Fly’s Corner: Don’t get left behind
Published on July 4th, 2019
Just like any sport, sailing is evolving quickly with modern technology. With heavier loads, lighter weight, and optimized designs, the boats are faster, more agile, and inherently more dangerous.
As the industry shifts from displacement boats to planing and even foiling boats, crew fitness and agility are increasingly important.
Having a well-balanced mix of cardio, strength, and a varied diet is a good place to start. It’s a common misconception that cardio and strength don’t mix, but the 49er sailors, Nacra 17 sailors, and big boat grinders beg to differ.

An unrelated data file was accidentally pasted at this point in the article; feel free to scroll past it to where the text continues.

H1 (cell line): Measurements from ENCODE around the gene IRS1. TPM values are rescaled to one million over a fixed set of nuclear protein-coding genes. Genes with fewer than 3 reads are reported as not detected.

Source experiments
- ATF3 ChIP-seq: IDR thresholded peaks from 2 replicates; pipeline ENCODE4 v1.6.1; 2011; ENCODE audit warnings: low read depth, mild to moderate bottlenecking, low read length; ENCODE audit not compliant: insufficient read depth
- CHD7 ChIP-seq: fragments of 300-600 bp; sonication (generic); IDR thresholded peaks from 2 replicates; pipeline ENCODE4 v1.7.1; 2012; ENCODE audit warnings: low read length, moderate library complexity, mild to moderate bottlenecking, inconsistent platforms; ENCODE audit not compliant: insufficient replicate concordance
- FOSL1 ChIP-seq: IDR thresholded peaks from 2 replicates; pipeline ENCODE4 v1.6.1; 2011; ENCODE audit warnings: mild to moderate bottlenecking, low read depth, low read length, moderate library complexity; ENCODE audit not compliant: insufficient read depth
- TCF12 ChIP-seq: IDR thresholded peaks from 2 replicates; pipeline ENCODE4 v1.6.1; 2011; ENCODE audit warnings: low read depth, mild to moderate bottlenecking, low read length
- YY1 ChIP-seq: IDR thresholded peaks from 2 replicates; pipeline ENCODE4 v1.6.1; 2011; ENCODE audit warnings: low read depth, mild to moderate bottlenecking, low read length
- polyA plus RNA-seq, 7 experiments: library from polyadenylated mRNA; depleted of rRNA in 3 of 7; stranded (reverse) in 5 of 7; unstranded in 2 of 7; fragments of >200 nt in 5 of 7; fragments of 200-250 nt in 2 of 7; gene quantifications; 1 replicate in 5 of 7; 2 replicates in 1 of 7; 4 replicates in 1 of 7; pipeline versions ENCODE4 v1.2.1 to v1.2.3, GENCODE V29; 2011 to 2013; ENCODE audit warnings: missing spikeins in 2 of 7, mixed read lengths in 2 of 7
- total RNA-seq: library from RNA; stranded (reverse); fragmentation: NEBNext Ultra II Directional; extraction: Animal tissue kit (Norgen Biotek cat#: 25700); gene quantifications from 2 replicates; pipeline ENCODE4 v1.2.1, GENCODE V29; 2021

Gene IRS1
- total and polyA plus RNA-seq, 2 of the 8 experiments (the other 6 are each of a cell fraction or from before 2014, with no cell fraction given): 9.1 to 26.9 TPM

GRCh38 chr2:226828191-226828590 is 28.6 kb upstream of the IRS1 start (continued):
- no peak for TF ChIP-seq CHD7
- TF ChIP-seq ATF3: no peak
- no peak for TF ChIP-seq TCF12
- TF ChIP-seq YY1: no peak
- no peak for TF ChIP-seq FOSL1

No matter what position you’re doing on a Farr 40, at some point during the sail you most likely will be pulling a rope. Pulling motions are always back, bicep, and shoulder intensive movements. Making sure these muscle groups are well-conditioned will allow for faster and more active trimming on any boat. Don’t let lack of athleticism be the reason you lose a race or worse, don’t even get on the boat to begin with.
Although sailing mostly involves pulling muscles, it’s important not to forget to train the less used pushing muscle groups too. A well-balanced muscle plan will help with posture, injury prevention, and will allow you to safely twist and turn into the precarious positions that racing often puts you in.
Staying in shape will not only improve your sailing, but will help you live a longer, healthier life. Good luck to all the competitors in the 2019 Marblehead to Halifax Race on July 7.